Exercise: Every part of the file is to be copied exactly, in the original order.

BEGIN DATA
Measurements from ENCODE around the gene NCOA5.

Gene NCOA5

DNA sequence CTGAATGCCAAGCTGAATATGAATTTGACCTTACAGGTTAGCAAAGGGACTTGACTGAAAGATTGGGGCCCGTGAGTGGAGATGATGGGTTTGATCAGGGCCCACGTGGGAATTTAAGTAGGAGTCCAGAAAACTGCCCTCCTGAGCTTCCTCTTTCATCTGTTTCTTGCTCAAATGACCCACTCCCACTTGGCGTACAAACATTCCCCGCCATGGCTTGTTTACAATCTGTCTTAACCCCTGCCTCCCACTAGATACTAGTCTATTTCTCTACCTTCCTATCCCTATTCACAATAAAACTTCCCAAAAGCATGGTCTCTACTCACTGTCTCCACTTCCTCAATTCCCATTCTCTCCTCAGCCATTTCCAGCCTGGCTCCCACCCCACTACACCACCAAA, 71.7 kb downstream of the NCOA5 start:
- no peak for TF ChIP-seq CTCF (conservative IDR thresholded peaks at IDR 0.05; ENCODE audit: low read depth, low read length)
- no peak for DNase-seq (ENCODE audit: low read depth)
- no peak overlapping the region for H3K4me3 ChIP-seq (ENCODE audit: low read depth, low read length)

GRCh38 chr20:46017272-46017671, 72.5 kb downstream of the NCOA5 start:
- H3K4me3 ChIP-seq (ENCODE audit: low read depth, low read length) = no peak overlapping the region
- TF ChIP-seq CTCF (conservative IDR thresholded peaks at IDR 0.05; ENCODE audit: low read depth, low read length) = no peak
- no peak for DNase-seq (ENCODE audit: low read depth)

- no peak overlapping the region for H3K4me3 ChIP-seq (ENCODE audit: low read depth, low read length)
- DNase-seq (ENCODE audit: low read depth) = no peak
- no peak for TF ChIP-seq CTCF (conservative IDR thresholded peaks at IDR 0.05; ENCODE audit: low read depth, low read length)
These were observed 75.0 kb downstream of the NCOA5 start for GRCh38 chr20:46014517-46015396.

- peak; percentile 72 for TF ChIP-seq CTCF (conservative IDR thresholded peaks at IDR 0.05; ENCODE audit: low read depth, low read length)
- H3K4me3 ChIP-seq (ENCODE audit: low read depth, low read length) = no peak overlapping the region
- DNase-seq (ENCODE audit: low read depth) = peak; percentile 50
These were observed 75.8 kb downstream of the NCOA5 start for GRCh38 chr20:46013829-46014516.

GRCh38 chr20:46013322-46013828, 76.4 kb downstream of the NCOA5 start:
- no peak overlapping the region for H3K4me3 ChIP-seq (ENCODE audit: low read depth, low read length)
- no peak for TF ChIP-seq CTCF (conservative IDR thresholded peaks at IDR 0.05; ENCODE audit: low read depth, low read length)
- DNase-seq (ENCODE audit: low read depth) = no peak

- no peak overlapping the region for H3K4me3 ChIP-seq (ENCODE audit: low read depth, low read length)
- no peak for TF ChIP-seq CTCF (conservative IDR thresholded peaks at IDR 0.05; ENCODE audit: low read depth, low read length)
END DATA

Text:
Measurements from ENCODE around the gene NCOA5.

Gene NCOA5

DNA sequence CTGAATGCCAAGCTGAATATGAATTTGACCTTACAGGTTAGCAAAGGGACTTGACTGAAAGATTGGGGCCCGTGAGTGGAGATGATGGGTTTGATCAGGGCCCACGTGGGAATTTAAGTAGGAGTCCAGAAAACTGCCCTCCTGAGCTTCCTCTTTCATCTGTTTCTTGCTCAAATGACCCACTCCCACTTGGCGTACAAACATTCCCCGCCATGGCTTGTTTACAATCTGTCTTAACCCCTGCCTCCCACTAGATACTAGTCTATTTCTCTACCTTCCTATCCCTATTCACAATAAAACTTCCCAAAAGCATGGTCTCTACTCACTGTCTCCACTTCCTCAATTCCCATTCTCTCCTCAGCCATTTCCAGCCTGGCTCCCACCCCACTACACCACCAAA, 71.7 kb downstream of the NCOA5 start:
- no peak for TF ChIP-seq CTCF (conservative IDR thresholded peaks at IDR 0.05; ENCODE audit: low read depth, low read length)
- no peak for DNase-seq (ENCODE audit: low read depth)
- no peak overlapping the region for H3K4me3 ChIP-seq (ENCODE audit: low read depth, low read length)

GRCh38 chr20:46017272-46017671, 72.5 kb downstream of the NCOA5 start:
- H3K4me3 ChIP-seq (ENCODE audit: low read depth, low read length) = no peak overlapping the region
- TF ChIP-seq CTCF (conservative IDR thresholded peaks at IDR 0.05; ENCODE audit: low read depth, low read length) = no peak
- no peak for DNase-seq (ENCODE audit: low read depth)

- no peak overlapping the region for H3K4me3 ChIP-seq (ENCODE audit: low read depth, low read length)
- DNase-seq (ENCODE audit: low read depth) = no peak
- no peak for TF ChIP-seq CTCF (conservative IDR thresholded peaks at IDR 0.05; ENCODE audit: low read depth, low read length)
These were observed 75.0 kb downstream of the NCOA5 start for GRCh38 chr20:46014517-46015396.

- peak; percentile 72 for TF ChIP-seq CTCF (conservative IDR thresholded peaks at IDR 0.05; ENCODE audit: low read depth, low read length)
- H3K4me3 ChIP-seq (ENCODE audit: low read depth, low read length) = no peak overlapping the region
- DNase-seq (ENCODE audit: low read depth) = peak; percentile 50
These were observed 75.8 kb downstream of the NCOA5 start for GRCh38 chr20:46013829-46014516.

GRCh38 chr20:46013322-46013828, 76.4 kb downstream of the NCOA5 start:
- no peak overlapping the region for H3K4me3 ChIP-seq (ENCODE audit: low read depth, low read length)
- no peak for TF ChIP-seq CTCF (conservative IDR thresholded peaks at IDR 0.05; ENCODE audit: low read depth, low read length)
- DNase-seq (ENCODE audit: low read depth) = no peak

- no peak overlapping the region for H3K4me3 ChIP-seq (ENCODE audit: low read depth, low read length)
- no peak for TF ChIP-seq CTCF (conservative IDR thresholded peaks at IDR 0.05; ENCODE audit: low read depth, low read length)